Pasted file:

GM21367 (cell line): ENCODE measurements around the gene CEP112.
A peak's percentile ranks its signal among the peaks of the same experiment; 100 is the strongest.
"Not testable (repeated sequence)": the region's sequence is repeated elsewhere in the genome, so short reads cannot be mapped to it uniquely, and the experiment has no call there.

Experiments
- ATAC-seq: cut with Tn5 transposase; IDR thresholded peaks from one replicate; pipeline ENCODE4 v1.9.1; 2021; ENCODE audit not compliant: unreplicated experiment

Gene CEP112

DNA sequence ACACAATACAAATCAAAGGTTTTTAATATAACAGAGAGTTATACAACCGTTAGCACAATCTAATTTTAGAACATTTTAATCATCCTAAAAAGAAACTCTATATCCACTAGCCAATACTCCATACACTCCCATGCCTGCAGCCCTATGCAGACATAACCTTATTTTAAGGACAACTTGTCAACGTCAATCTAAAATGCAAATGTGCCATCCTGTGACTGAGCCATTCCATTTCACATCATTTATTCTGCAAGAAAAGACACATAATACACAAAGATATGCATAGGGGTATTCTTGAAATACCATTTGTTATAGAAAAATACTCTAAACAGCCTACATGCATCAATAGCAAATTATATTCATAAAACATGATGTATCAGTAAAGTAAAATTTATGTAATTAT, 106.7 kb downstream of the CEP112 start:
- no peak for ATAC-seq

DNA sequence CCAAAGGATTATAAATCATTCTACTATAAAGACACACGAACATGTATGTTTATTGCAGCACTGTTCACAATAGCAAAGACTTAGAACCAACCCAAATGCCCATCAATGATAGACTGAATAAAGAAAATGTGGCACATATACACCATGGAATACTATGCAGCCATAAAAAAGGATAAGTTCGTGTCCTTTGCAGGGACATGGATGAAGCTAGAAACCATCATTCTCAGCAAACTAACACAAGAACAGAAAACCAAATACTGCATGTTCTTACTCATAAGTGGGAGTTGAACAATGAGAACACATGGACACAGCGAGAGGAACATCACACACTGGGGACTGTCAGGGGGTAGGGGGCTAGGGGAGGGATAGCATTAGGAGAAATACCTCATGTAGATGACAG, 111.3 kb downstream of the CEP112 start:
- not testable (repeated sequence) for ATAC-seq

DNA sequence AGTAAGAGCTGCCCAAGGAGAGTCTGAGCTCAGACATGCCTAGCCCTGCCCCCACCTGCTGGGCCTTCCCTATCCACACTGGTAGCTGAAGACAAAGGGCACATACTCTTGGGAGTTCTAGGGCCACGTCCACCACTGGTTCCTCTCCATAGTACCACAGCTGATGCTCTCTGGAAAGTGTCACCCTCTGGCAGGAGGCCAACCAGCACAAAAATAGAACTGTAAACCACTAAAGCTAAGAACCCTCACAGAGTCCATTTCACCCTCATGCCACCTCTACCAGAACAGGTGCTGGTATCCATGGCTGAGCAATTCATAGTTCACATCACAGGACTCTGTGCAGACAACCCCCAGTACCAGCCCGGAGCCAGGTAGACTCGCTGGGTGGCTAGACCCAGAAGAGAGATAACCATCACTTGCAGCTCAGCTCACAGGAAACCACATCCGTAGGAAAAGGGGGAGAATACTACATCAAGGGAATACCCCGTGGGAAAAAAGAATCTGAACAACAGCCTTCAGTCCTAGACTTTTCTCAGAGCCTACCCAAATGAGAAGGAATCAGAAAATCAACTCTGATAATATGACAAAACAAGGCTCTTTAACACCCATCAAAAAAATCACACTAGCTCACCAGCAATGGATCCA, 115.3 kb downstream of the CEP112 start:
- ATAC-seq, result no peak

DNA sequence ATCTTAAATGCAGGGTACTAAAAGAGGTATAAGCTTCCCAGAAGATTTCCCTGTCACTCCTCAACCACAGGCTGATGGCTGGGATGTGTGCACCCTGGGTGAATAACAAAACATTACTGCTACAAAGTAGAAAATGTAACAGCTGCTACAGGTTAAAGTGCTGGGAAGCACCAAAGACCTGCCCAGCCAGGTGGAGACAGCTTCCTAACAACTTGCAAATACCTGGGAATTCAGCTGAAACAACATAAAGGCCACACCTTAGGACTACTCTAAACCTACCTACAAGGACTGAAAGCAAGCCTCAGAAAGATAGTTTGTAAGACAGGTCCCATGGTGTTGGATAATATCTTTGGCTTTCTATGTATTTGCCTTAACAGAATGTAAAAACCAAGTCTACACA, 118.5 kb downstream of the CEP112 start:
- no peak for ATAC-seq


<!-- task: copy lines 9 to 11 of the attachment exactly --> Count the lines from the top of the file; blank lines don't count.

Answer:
DNA sequence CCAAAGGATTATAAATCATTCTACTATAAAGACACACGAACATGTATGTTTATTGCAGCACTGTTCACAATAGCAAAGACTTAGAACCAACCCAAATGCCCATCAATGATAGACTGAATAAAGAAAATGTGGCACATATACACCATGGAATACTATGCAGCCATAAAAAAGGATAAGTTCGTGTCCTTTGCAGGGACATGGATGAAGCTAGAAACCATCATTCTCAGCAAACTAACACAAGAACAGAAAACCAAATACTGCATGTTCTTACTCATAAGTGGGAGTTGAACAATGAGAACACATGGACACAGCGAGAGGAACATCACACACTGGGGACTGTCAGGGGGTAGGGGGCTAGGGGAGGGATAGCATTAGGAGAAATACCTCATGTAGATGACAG, 111.3 kb downstream of the CEP112 start:
- not testable (repeated sequence) for ATAC-seq

DNA sequence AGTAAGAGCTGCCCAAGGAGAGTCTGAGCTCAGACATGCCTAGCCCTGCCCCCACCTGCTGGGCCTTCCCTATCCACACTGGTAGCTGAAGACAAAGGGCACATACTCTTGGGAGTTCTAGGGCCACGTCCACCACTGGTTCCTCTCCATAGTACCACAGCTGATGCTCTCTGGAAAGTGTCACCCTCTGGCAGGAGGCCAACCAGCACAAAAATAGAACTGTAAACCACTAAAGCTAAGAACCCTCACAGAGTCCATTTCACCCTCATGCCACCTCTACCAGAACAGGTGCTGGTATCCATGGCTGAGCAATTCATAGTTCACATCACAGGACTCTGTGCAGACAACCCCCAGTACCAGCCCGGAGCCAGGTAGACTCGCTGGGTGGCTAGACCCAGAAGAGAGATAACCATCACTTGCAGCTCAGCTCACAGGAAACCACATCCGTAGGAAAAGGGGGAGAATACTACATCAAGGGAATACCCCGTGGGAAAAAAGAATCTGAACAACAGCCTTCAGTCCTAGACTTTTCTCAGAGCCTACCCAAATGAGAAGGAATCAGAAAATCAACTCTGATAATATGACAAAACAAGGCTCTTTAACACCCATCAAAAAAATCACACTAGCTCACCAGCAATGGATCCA, 115.3 kb downstream of the CEP112 start: